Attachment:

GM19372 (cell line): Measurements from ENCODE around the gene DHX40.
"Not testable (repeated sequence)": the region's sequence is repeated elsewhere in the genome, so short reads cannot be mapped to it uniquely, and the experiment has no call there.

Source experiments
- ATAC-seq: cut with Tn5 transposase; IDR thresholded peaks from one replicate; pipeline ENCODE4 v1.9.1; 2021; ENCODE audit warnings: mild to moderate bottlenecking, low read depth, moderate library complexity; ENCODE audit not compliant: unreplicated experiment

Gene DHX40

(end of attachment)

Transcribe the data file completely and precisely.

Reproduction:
GM19372 (cell line): Measurements from ENCODE around the gene DHX40.
"Not testable (repeated sequence)": the region's sequence is repeated elsewhere in the genome, so short reads cannot be mapped to it uniquely, and the experiment has no call there.

Source experiments
- ATAC-seq: cut with Tn5 transposase; IDR thresholded peaks from one replicate; pipeline ENCODE4 v1.9.1; 2021; ENCODE audit warnings: mild to moderate bottlenecking, low read depth, moderate library complexity; ENCODE audit not compliant: unreplicated experiment

Gene DHX40